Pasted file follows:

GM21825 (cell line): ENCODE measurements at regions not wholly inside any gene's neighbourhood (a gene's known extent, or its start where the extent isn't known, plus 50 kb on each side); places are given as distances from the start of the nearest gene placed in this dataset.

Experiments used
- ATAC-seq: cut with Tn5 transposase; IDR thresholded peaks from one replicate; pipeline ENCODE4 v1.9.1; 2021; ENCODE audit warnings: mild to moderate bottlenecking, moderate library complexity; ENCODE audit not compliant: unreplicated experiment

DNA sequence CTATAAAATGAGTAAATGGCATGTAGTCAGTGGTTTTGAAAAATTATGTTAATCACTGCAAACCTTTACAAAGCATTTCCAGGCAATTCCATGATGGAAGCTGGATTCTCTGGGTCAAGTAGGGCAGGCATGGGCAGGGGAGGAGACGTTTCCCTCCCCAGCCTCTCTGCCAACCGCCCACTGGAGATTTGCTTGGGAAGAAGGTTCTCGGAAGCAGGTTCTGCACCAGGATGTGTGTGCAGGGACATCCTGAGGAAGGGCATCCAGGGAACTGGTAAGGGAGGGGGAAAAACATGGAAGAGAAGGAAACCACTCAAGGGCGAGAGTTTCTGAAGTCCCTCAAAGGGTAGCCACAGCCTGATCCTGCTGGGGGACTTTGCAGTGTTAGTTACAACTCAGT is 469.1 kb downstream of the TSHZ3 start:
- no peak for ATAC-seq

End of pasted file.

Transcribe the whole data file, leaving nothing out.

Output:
GM21825 (cell line): ENCODE measurements at regions not wholly inside any gene's neighbourhood (a gene's known extent, or its start where the extent isn't known, plus 50 kb on each side); places are given as distances from the start of the nearest gene placed in this dataset.

Experiments used
- ATAC-seq: cut with Tn5 transposase; IDR thresholded peaks from one replicate; pipeline ENCODE4 v1.9.1; 2021; ENCODE audit warnings: mild to moderate bottlenecking, moderate library complexity; ENCODE audit not compliant: unreplicated experiment

DNA sequence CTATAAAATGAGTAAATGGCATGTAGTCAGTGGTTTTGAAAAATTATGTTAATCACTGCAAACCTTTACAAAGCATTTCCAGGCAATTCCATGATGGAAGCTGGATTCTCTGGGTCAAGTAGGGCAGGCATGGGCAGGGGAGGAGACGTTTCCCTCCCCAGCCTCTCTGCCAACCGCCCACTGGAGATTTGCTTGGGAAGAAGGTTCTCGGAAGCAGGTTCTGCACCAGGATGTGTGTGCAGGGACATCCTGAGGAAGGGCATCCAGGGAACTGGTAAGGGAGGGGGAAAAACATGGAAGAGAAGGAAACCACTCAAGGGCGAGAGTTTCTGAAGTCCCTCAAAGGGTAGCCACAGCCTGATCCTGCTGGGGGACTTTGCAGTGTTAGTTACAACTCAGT is 469.1 kb downstream of the TSHZ3 start:
- no peak for ATAC-seq